Office No. 82
There’s no room for doubt as to which of the contenders in this race deserves victory. Deputy District Attorney Thomas Rubinson is skilled, bright, dependable, hard-working, and ethical. By contrast, a colleague in the office, Mark Lee, puts forth only token efforts as a prosecutor. Meaningfully, of the 11 deputy district attorneys seeking election, only one—Lee—lacks the endorsement of District Attorney Steve Cooley. Also running, as mentioned, is Loo. Her performance as a judicial officer has been so lacking that the judges of the court have thrice spurned her bid for a commissionership.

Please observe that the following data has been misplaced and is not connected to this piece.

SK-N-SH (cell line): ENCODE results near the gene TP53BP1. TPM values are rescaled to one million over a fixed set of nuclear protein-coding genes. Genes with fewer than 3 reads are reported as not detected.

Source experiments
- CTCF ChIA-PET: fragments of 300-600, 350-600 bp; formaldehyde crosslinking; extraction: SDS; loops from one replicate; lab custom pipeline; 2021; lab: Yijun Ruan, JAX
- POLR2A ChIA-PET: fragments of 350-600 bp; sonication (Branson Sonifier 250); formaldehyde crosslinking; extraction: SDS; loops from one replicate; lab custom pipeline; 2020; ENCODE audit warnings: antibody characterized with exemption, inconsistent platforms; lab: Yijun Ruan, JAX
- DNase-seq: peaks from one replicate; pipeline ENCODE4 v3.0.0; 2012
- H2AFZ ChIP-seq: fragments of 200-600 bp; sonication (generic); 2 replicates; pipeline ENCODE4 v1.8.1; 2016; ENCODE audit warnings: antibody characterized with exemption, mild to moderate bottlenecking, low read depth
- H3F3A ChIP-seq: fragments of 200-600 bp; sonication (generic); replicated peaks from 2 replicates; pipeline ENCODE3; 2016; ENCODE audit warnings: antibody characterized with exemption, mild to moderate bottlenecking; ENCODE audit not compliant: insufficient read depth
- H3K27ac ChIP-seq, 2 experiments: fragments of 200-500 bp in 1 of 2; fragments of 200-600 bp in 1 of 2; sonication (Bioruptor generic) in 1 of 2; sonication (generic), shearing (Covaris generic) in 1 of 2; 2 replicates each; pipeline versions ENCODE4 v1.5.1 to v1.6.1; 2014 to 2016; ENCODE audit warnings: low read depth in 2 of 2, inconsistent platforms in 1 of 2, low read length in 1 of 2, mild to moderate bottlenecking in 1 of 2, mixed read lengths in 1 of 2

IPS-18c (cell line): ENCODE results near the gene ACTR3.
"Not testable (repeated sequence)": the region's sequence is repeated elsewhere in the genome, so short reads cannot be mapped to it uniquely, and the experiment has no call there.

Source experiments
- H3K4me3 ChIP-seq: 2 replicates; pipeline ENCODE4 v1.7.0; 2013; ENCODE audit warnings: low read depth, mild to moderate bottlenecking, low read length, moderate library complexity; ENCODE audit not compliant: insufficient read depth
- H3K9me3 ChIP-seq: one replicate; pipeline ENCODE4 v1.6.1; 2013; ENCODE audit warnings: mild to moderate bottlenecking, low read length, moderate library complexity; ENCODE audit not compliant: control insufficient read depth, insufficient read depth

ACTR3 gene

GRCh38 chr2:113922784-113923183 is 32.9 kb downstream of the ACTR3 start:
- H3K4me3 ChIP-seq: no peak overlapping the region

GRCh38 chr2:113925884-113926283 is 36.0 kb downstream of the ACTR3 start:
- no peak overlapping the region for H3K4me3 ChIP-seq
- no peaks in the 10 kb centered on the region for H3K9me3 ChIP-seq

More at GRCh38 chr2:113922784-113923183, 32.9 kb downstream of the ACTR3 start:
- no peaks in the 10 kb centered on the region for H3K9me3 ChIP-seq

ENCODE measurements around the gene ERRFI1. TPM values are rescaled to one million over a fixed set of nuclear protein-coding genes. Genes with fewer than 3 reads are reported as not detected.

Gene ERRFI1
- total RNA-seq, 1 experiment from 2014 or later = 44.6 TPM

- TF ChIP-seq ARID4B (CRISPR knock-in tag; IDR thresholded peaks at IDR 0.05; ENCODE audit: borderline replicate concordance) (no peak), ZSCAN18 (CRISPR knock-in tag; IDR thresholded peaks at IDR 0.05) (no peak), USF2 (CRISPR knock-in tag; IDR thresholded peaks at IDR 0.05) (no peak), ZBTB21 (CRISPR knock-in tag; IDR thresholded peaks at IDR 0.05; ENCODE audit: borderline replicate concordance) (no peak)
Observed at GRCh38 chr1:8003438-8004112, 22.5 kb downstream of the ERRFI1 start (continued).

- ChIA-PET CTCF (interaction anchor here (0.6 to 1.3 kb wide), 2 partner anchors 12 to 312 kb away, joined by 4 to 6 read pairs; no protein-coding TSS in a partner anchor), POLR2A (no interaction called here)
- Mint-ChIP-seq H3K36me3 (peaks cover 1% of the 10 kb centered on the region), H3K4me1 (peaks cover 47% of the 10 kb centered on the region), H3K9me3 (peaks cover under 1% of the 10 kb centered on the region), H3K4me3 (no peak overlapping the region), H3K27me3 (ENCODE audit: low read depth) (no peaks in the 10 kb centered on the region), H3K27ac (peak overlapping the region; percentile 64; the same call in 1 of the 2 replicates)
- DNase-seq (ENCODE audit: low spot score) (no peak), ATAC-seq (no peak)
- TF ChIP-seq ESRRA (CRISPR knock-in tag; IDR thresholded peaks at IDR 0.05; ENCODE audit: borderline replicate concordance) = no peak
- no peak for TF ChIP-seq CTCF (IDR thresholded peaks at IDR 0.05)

Lori-Ann C. Jones
Office No. 84
All four candidates in this race have been branded “not qualified” by LACBA. Although we favor Jones, her rocky start as a judicial officer—causing the Office of Public Defender to refuse to stipulate to her for a spell—is of concern. Connolly has strong boosters and intense detractors; he is admittedly “pugnacious” which would not bode well for attorneys appearing before him whose positions he rejected. Deputy Attorney General Bob Henry is not viewed as productive, and Workers’ Compensation Judge John Gutierrez lacks knowledge of the law outside his field.
Michael J. O’Gara
Office No. 94
Los Angeles Deputy District Attorney Michael J. O’Gara has what it takes to be a judge. His opponents don’t. Eduard A. Abele, also a deputy district attorney, does not possess mature judgment. Deputy Public Defender C. Edward Mack is weak on logic and low on campaign ethics.
Lance E. Winters
Office No. 95